The second day of ACA’s seminar started with a timely discussion on how to operationally approach internationalization activities when, on the one hand, the Erasmus+ budget is set to increase gradually, and, on the other, national funding is showing signs of decline, while in addition to this, many institutions are facing unprecedented energy costs. Speakers elaborated on the need for synergies between funds and policies and called for a change in the way of thinking about EU budget distribution, including a more trust-oriented approach. Exchanges also emphasized the need for using knowledge and skills acquired in the pandemic in other crises, mainly building upon resilience and flexibility learnt, and the role of university alliances work in this regard.

During the parallel session Digital transformation, Yann-Maël Bideau from DG EAC presented the EU initiatives dedicated to shaping Europe’s fit for a digital age, highlighting Erasmus+ funding opportunities such as Blended Intensive Programmes (BIPs), which are oriented at innovating in learning and teaching and stimulating digital education. Following his presentation, Chahira Nouira, the Instructional Designer at the University of Göttingen, introduced the digital transformation process at her institution. The case highlighted the importance of integrating efforts at the strategic level and across the faculties and institutes while transferring solutions implemented in different projects and harnessing the potential of available EU funding.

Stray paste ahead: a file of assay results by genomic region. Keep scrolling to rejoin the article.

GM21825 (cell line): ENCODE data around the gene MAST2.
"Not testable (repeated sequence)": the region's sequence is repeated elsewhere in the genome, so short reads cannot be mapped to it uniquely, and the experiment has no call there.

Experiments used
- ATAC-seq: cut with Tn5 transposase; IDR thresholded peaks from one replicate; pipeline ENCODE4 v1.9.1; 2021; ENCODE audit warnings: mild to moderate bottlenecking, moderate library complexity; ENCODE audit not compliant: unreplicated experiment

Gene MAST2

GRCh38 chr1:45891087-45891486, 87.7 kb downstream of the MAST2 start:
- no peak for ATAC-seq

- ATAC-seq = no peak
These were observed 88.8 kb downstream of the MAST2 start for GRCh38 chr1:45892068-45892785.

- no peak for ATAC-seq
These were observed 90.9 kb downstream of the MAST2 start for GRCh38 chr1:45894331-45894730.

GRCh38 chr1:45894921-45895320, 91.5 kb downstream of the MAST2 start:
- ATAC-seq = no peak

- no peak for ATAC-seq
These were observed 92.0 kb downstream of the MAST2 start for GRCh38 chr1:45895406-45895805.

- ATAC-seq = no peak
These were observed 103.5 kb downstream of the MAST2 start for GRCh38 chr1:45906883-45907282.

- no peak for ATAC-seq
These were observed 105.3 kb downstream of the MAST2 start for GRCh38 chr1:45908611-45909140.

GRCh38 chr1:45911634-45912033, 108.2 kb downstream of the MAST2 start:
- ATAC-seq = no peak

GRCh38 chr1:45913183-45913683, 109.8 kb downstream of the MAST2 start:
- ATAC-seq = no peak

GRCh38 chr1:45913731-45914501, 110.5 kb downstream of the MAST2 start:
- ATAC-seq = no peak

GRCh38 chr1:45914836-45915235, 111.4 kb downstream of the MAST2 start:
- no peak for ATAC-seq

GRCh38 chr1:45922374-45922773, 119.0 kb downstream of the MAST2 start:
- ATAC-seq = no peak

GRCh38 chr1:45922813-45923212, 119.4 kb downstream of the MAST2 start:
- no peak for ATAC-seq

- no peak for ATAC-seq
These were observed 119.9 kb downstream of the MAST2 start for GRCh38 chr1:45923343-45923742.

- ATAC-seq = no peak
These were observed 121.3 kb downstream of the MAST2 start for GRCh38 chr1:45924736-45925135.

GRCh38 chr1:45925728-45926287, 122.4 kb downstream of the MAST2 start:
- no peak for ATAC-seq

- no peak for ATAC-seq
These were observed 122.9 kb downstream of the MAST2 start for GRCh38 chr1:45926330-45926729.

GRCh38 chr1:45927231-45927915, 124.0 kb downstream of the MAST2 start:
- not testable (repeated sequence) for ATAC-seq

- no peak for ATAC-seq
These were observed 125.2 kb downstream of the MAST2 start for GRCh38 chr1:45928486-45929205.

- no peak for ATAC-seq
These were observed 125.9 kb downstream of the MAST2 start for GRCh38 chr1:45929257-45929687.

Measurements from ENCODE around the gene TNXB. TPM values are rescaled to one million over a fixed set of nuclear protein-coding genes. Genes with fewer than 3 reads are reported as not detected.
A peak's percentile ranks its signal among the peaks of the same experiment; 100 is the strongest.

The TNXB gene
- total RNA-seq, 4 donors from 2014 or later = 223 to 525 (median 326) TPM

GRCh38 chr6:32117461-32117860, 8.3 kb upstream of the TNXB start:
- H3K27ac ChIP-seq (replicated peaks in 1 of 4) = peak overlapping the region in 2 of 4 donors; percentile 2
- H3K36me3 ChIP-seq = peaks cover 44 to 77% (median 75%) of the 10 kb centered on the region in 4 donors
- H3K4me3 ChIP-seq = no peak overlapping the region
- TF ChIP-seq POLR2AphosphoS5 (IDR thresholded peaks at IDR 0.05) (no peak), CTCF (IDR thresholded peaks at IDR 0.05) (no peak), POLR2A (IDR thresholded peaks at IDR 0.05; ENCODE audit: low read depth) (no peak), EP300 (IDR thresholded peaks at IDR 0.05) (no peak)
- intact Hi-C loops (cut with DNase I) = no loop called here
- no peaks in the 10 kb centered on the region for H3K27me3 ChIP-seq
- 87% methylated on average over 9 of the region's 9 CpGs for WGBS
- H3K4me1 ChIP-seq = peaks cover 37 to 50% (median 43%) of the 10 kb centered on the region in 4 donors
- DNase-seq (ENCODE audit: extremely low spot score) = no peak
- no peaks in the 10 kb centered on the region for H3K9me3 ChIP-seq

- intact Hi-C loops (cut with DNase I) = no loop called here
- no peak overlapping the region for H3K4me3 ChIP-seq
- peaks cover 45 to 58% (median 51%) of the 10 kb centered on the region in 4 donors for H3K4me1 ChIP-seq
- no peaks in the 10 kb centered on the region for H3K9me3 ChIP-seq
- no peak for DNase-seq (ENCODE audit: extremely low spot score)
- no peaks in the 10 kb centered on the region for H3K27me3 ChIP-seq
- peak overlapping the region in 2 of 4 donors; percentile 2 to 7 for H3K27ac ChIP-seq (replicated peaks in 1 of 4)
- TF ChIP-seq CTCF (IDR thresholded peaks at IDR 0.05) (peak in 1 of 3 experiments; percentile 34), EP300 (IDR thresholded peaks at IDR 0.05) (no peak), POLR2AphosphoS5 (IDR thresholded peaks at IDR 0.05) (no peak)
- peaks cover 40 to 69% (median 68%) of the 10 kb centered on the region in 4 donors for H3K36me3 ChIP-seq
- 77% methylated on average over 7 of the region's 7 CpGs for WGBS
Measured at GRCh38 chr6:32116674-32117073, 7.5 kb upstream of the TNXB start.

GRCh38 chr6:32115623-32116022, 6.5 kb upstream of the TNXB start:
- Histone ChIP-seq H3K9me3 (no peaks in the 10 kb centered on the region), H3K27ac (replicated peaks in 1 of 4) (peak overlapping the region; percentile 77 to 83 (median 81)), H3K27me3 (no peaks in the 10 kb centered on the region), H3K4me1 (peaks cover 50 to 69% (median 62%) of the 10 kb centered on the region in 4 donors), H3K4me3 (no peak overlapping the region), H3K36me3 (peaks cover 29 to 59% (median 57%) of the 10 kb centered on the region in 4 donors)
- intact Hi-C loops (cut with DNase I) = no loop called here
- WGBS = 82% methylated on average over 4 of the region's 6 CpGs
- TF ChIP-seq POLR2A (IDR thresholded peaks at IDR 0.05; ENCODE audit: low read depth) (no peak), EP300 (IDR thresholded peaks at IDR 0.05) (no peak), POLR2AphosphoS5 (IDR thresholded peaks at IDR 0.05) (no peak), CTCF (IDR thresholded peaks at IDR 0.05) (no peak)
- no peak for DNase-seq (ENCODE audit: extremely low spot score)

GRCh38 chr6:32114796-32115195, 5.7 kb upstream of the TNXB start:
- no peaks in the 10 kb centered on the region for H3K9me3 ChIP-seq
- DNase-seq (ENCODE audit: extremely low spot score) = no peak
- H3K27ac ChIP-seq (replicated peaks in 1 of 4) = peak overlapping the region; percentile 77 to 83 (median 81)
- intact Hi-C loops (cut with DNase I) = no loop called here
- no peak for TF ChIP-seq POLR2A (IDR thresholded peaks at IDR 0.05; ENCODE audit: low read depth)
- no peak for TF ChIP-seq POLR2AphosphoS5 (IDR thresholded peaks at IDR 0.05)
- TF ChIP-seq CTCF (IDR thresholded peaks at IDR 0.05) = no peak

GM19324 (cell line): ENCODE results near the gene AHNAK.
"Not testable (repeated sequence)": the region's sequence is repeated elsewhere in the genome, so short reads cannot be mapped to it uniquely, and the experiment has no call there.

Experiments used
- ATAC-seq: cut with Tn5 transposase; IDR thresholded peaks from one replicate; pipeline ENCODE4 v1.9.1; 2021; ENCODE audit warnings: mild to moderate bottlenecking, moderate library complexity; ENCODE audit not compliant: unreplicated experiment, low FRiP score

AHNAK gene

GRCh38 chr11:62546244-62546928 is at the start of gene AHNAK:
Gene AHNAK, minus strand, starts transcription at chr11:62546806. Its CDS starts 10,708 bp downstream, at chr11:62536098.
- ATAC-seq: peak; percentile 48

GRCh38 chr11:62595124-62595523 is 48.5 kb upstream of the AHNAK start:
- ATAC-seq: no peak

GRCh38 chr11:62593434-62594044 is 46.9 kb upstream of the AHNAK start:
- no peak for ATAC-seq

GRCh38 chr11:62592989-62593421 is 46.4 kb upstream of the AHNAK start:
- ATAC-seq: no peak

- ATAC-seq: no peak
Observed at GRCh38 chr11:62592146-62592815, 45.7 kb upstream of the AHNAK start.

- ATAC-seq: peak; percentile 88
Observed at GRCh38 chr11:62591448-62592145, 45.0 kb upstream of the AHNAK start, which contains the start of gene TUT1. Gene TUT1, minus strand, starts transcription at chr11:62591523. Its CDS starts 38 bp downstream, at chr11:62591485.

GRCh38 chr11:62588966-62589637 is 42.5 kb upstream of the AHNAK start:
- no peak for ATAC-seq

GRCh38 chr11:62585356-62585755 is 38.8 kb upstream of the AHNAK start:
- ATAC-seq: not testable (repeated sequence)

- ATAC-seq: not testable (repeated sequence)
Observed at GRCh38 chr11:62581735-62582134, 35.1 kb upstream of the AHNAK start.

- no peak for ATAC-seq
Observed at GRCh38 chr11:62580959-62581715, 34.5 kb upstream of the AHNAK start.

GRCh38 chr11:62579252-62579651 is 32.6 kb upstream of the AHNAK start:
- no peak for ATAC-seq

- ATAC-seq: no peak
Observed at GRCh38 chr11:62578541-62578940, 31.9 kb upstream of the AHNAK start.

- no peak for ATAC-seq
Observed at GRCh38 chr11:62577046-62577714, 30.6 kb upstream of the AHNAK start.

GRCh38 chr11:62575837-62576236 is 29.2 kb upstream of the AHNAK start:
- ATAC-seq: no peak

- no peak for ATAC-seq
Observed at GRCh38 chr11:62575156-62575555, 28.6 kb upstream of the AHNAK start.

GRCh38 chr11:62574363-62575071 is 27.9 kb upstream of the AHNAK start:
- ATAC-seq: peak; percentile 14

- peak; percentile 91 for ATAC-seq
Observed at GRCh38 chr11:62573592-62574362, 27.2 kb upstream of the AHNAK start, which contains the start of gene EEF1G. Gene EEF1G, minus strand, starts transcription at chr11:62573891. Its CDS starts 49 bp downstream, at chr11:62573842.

The closing plenary wrapped up the event by addressing the role of different types of institutional-level collaboration in generating institutional transformations: “Institutional transformation(s) through inter-institutional cooperation – encompassing or localised?”. In the discussion moderated by ACA’s Director Irina Ferencz, Emmanuelle Gardan, the Director of Coimbra Group Office, together with colleagues representing DG EAC, Erasmus Student Network and KU Leuven, elaborated on collaboration approaches and landscape and the impact it generates.

Significantly, speakers didn’t skip the challenges, drawing attention to the fragmented nature of cooperation influence, the risks of leaving aside institutions that haven’t engaged in alliances, and the lack of prospective sustainable funding. Emmanuelle Gardan provided several examples of what the participation of several CG members to EU Alliances has brought to the previous dynamics within CG as a network, and how do CG members navigate these different identities and layers of participation. She also underlined the reciprocal interactions happening between the work undertaken through the alliances and the activities and peer-learning taking place within the CG Working Groups.

One crucial takeaway is to work toward balancing the involvement in the different cooperation frameworks with a strategic perspective, as featured by the example of KU Leuven Vice-Rector Peter Lievens about engagement with Coimbra Group to consolidate cooperation with Latin American partners. Discussions also pointed to the need to adopt a long-term perspective focused on complementarity, a proven CG network model, and to increase student’s awareness and role in international university cooperation through initiatives such as bringing together ESN local representatives and CG universities.